Scituate, R.I., with its population of 10,000, has some big ideas about keeping its residents healthy. The town has created a means for all of its residents to have access to the most basic types of preventive health care, regardless of their ability to pay.
It all started in 2000 when town officials were looking to provide cheaper health insurance for their employees. This effort led to establishment of the Scituate Health Alliance, which now provides the town's uninsured people – about a hundred – with primary health care services to head off serious health issues before they start. It is not health insurance. The program does not pay for hospitalizations or procedures such as root canals, hip replacements or cancer treatment. Instead, it focuses on annual physicals and sick visits to doctors, flu clinics, health screenings, eye exams and prenatal and breastfeeding information.
The alliance, a community-based non-profit organization, cobbles together the funding for this program from a variety of sources – the town itself, its community block grants, and even from bake sales and walk-a-thons. The annual budget, which generally hovers around $30,000 a year, pays participating doctors $25 per patient per month. The only cost to the patient is $10 per visit. The reasoning behind the town's plan is it will enable people to address the relatively minor health problems while also receiving the preventive services that go a long way toward lowering health care costs.
Where Is Scituate, R.I.?
Dr. Michael Fine, a family physician, who serves as the vice president of the alliance, says Scituate's approach could serve as a model for the rest of the country – especially now as Congress wrestles with sweeping reform plans. Kaiser Health News staff writer Andrew Villegas recently talked with Fine – who also directs a separate effort called Health Access Rhode Island that with the Rhode Island Academy of Family Physicians to help doctors provide reduced fee-for-service heath coverage to uninsured and underinsured patients – about what lessons he's learning and how it might help change health care in America. Edited excerpts of the interview follow.
Q: Could you explain how the program works?
A: It actually has two major components. One is a vehicle to provide primary health care and primary dental care to everyone who lives in the town of Scituate and doesn’t have employer-provided or government-provided health insurance. So, if you're uninsured, the Scituate Health Alliance gives you a voucher and you can take that voucher to one of 16 practices across the state that will provide you primary care and to a couple of dentists. We're also developing resources to be able to think about health in Scituate in a population-based way. … To think about how to look at the incidents and prevalence of disease in a geographical way and then begin to build resources to address areas where different diseases are more common.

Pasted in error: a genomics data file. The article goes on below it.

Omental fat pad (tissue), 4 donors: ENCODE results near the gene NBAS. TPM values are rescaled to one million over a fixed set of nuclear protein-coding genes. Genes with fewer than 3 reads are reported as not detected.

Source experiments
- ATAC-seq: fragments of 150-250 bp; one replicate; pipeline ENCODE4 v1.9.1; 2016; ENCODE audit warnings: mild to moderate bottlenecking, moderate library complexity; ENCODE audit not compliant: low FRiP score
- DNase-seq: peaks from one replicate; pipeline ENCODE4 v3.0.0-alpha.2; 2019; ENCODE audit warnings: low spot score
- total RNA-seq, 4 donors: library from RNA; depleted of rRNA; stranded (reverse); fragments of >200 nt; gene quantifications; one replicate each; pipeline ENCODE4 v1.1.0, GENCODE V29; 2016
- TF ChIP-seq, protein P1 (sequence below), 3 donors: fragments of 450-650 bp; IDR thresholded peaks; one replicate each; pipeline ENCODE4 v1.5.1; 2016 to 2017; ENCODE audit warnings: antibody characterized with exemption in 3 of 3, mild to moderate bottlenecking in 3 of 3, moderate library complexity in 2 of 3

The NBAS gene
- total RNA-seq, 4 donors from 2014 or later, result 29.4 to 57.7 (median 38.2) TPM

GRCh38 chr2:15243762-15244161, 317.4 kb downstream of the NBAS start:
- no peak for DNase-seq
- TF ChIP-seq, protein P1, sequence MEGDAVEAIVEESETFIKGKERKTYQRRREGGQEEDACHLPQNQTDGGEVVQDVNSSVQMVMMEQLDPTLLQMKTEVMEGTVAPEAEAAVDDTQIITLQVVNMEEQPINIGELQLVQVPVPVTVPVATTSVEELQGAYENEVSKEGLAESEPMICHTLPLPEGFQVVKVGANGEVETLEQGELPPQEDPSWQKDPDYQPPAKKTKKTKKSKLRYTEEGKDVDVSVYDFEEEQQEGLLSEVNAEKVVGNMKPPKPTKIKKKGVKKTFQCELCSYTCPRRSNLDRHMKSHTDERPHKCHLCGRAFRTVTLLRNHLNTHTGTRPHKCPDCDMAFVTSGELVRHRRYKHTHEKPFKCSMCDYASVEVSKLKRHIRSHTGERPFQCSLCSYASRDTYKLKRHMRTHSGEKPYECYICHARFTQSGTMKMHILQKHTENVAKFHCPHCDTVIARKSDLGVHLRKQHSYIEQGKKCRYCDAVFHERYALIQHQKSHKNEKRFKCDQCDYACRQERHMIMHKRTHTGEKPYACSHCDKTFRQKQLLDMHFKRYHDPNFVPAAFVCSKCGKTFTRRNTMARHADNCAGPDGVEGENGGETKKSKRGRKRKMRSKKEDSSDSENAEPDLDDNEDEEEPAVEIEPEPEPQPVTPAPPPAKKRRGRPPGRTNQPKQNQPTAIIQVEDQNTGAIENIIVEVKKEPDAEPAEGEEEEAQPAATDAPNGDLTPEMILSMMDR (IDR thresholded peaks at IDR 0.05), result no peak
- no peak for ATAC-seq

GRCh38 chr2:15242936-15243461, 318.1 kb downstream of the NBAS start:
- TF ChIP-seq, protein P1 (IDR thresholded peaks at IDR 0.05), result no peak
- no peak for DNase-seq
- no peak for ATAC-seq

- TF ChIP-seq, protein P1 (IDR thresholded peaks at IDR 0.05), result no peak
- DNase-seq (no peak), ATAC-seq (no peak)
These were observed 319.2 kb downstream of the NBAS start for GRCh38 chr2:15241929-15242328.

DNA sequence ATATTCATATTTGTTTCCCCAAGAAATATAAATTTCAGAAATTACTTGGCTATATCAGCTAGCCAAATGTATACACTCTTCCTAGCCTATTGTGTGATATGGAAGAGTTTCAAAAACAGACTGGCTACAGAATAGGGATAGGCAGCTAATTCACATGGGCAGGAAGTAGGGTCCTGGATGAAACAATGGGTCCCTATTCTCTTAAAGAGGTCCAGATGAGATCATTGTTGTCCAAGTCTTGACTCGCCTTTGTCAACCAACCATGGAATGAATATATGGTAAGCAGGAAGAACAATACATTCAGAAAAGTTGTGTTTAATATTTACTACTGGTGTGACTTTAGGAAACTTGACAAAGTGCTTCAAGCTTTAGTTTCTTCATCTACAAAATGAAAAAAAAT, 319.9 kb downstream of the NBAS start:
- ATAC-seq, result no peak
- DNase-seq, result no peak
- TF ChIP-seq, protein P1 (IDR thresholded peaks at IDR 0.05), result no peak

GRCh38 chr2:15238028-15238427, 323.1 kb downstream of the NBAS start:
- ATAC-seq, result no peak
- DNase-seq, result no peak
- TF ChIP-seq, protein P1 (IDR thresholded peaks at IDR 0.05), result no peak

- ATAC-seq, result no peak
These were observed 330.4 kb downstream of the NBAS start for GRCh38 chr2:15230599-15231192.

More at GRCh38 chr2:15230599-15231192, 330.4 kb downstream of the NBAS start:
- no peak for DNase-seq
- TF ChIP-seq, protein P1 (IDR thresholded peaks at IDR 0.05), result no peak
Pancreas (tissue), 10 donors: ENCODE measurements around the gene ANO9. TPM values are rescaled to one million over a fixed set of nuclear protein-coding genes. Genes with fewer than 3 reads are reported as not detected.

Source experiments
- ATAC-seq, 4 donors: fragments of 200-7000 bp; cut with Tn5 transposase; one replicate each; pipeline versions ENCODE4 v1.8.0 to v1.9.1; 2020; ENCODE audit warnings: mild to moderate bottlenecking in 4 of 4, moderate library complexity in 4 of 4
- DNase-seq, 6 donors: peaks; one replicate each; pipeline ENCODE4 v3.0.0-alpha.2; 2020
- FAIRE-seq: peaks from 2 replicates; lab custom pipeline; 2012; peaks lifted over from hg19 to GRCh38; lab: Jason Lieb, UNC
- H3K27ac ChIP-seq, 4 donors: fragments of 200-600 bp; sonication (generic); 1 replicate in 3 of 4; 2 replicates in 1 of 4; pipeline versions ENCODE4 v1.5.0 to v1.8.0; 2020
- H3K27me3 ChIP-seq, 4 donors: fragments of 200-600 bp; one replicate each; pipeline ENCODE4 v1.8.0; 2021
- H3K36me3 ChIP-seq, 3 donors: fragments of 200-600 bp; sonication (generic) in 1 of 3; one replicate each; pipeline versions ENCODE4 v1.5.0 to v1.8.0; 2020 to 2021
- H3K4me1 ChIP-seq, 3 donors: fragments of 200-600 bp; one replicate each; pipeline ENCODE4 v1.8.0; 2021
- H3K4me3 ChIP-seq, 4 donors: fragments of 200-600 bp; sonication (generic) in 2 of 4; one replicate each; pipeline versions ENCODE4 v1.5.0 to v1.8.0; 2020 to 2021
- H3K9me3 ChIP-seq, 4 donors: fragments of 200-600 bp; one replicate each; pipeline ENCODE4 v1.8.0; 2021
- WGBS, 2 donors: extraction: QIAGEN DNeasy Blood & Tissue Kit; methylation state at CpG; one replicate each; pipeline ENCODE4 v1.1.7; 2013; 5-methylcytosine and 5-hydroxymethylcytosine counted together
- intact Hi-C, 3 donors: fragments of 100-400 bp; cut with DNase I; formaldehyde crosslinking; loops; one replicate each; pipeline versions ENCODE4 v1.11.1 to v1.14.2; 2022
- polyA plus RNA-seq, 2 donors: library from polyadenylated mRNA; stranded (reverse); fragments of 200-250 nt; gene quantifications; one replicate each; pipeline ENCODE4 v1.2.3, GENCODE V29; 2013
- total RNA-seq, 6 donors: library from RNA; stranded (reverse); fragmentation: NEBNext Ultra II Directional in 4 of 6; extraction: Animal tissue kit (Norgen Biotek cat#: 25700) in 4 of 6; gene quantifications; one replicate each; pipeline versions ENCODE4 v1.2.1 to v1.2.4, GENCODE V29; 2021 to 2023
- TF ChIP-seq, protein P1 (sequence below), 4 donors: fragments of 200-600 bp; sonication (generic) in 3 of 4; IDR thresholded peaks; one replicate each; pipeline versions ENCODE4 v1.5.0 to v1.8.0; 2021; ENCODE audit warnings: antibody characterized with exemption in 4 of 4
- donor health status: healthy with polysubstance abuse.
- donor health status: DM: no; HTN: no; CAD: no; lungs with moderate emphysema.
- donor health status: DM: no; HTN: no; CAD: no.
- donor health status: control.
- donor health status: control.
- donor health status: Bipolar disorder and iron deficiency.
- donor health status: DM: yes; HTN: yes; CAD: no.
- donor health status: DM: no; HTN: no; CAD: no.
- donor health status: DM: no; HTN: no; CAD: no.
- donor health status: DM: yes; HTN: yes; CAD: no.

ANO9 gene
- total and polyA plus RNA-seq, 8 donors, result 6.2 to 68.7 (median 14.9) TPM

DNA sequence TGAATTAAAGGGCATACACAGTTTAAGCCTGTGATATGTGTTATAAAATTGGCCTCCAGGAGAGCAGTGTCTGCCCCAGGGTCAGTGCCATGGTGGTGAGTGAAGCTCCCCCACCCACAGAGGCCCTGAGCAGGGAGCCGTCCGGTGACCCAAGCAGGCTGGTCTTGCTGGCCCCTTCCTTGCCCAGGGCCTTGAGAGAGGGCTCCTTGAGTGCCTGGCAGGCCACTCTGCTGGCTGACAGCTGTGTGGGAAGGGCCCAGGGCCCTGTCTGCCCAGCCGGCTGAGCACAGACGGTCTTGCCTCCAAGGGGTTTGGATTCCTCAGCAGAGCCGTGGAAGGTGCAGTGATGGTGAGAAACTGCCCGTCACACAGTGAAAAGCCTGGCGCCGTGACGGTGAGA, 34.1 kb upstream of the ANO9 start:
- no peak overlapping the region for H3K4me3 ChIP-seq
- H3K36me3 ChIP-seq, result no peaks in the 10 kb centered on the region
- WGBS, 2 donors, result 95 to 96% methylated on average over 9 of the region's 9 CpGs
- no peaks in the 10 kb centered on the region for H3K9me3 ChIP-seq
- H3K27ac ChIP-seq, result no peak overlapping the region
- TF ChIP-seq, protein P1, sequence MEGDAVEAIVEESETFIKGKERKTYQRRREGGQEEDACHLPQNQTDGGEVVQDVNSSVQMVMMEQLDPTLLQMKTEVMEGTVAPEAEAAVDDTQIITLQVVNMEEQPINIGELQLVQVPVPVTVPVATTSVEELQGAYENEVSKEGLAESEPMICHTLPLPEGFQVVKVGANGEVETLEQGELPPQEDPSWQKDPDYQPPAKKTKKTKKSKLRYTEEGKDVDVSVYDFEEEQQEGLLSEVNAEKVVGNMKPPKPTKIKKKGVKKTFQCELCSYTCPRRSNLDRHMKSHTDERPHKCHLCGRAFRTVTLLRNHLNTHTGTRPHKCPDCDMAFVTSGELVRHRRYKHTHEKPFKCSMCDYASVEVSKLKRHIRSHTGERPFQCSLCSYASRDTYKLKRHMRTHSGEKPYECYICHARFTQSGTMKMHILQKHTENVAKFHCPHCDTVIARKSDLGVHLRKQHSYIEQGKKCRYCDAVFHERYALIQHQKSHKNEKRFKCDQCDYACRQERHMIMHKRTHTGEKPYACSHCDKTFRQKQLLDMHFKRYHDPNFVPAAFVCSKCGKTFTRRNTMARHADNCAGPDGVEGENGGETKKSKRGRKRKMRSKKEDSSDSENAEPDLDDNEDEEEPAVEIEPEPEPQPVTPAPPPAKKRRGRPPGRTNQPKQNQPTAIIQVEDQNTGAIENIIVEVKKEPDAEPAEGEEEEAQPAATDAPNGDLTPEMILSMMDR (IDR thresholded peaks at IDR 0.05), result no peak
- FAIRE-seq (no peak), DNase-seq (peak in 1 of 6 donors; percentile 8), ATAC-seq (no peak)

Q: Do you find that you’ve stretched the definitions of primary care?
A: We've tried to make a distinction between doing everything for everybody and doing what works for most people. I think we've sort of decided collectively to leave specialty care alone -- [to let] the reform process, the insurance process deal with that -- but to provide as a community the thing that matters.
Q: What do people participating in the alliance do if they get a serious condition like cancer?
A: Basically, the first thing those people have is a primary care doctor, who's a huge ally, because the primary care doctor knows what treatment options are available. There are some resources for people without insurance for cancer treatment. In Rhode Island, we have a wonderful women's cancer treatment program that's run through the [state’s] department of health, so primary care doctors can connect people to that treatment program and get people cancer treatment in that way.
Q: These people are still, for all intents and purposes, uninsured. Is the primary care you provide intended to help ward off serious disease only?
A: It's more than that. If you look at health policy numbers, 50 to 60 percent or more of patient encounters per day in the United States are between a patient and a primary care physician, so the bulk of what the medical service people consume is primary care. So what we're providing is the medical service that people use. When you provide primary care, you are providing the service people need and keeping them from having to go to places that are expensive and may be dangerous. You know, making sure specialty services are used when they're needed but aren't overused and don't drive up cost in the system.
Q: What do you think about the health care reform proposals in Congress?
A: I think the journey of a thousand miles starts with a single step. That we're trying to do something is a good thing. The basic pieces of health insurance reform [that are] moving us toward community rating is a good, if expensive, thing. But I also think we're leaving out a huge potential opportunity, which is, if we give primary care to all Americans and do just that, it would cost us an extra, depending on whose numbers you use, $16 billion to $24 billion per year. But it would probably save us $200 billion to $300 billion per year. Because people, if they had access to primary care — easy, free access — they'd use primary care first and not find themselves walking down the path of being over-treated and overdosed, which is what lots of what the health care system does.